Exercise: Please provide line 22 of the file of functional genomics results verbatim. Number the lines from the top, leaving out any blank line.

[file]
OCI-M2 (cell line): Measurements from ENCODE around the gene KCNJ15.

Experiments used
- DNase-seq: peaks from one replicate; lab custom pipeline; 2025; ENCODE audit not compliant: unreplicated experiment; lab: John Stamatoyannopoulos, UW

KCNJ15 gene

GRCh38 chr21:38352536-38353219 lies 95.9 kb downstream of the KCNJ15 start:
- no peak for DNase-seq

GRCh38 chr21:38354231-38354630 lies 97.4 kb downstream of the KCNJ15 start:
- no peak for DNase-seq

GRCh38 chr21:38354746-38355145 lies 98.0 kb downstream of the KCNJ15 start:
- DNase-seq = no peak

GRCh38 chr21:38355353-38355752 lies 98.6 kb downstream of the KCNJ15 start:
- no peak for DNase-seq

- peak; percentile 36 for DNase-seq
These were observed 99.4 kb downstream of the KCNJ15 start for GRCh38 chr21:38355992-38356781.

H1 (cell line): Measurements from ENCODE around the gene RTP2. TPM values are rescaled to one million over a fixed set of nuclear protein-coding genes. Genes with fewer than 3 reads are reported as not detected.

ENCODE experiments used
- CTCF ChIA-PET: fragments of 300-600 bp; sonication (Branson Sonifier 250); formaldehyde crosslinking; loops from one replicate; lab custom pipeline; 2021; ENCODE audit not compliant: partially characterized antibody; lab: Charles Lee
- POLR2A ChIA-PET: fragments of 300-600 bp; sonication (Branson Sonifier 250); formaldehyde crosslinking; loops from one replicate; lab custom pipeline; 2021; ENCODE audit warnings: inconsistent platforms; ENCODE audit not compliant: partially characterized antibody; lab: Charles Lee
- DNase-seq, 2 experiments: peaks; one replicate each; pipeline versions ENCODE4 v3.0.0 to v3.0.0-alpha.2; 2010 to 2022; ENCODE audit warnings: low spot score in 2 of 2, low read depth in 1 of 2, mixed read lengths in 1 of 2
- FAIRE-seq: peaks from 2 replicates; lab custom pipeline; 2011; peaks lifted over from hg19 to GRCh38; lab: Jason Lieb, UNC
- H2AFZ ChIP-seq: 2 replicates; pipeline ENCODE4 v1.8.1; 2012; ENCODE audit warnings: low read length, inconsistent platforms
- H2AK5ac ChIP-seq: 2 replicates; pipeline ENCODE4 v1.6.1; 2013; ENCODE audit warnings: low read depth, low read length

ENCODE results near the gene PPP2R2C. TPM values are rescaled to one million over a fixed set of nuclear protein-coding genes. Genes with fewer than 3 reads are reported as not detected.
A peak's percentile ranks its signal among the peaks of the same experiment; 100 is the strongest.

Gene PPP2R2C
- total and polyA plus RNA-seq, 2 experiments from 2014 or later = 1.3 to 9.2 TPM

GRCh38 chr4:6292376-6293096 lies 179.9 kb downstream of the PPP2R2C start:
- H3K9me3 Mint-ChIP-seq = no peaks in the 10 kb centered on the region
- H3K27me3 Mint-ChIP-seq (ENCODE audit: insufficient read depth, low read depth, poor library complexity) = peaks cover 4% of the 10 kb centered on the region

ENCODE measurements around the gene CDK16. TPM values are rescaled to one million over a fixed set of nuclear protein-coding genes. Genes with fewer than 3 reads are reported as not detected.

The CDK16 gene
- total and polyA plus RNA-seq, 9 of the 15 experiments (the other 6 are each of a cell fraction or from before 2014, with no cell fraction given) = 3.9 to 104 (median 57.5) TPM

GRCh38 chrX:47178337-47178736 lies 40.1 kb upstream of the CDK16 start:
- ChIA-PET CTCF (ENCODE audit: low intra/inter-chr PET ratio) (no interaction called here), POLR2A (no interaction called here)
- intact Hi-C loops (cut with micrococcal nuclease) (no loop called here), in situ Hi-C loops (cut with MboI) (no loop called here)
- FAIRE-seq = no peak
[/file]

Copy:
- H2AK5ac ChIP-seq: 2 replicates; pipeline ENCODE4 v1.6.1; 2013; ENCODE audit warnings: low read depth, low read length